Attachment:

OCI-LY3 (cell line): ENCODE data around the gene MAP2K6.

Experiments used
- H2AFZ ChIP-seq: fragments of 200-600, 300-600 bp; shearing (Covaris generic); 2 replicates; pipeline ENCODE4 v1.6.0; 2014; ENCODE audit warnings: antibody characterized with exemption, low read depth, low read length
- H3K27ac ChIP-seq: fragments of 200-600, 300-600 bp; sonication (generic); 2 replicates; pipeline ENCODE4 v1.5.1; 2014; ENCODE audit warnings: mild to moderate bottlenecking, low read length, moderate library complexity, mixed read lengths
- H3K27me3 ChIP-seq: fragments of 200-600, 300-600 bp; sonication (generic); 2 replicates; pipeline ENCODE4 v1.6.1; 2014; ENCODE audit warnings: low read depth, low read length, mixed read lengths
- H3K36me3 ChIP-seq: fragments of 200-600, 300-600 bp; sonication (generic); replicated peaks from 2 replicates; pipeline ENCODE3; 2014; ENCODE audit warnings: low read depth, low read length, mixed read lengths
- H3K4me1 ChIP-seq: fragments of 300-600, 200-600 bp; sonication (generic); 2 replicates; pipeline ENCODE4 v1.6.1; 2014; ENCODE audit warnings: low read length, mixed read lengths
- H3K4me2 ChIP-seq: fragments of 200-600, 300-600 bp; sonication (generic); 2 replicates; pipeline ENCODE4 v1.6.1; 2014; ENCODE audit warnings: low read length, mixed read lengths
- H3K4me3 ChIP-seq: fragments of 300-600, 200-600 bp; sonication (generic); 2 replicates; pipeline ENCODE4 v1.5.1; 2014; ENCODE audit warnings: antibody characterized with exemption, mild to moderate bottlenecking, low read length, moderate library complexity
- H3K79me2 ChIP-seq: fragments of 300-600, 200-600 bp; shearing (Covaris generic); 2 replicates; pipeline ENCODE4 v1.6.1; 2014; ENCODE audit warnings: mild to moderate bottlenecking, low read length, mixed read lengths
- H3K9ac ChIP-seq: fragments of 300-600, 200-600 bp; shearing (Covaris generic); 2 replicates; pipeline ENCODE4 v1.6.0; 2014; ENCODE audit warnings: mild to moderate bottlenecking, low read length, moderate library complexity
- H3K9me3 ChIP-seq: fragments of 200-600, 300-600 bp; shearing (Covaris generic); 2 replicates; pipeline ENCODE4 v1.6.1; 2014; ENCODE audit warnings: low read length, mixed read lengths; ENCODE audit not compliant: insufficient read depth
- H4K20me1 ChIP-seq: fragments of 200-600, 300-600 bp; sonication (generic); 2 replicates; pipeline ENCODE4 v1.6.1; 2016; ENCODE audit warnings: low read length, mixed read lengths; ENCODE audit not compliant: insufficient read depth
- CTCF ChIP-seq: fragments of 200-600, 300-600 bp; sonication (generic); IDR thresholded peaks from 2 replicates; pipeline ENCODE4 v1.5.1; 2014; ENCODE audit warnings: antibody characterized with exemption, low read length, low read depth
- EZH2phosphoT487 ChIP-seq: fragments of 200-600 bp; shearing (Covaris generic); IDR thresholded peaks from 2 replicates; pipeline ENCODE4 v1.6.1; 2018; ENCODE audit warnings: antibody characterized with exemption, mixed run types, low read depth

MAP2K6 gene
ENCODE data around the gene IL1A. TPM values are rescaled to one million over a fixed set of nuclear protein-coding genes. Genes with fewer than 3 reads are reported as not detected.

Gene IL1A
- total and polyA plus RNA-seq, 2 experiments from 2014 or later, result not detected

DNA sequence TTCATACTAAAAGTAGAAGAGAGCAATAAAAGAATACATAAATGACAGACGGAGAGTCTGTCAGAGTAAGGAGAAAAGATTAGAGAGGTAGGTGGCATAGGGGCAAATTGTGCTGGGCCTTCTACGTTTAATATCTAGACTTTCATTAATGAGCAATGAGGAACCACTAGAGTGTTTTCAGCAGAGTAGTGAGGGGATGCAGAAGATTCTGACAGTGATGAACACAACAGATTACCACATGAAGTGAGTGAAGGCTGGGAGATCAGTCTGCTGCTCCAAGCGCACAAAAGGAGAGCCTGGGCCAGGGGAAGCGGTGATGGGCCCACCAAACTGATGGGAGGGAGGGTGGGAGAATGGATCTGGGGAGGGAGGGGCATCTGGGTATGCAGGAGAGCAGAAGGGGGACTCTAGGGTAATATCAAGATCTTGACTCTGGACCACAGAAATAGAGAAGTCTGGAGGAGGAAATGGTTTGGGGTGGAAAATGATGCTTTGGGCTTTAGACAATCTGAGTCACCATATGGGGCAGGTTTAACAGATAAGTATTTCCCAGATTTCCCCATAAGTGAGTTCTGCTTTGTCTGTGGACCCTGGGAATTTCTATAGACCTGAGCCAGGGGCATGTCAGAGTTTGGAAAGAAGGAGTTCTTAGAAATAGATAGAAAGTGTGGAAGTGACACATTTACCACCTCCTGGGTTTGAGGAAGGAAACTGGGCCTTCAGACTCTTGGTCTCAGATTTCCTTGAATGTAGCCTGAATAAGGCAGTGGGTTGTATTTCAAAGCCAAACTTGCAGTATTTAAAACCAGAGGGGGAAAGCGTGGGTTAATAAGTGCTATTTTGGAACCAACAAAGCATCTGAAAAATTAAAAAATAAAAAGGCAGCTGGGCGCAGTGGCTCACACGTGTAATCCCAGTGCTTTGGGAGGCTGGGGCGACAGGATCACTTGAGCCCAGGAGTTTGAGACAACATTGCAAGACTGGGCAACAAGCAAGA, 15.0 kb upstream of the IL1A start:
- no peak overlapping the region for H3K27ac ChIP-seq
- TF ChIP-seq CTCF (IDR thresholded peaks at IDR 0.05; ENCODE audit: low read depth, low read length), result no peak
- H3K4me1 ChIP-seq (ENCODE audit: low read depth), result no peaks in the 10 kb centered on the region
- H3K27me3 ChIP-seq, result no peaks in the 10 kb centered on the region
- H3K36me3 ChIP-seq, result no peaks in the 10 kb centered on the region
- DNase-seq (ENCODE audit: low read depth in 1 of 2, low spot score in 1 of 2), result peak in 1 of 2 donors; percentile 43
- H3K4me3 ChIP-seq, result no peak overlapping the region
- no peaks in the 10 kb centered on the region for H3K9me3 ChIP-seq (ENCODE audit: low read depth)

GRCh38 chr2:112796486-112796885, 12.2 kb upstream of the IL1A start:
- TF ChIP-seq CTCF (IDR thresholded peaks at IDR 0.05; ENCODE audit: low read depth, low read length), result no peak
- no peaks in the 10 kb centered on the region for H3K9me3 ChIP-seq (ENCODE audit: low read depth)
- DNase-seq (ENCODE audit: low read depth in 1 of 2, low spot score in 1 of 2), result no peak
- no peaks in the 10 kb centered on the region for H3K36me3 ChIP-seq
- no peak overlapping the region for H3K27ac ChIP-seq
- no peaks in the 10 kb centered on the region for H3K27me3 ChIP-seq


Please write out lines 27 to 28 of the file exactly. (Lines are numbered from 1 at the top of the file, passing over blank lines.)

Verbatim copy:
- H3K4me3 ChIP-seq, result no peak overlapping the region
- no peaks in the 10 kb centered on the region for H3K9me3 ChIP-seq (ENCODE audit: low read depth)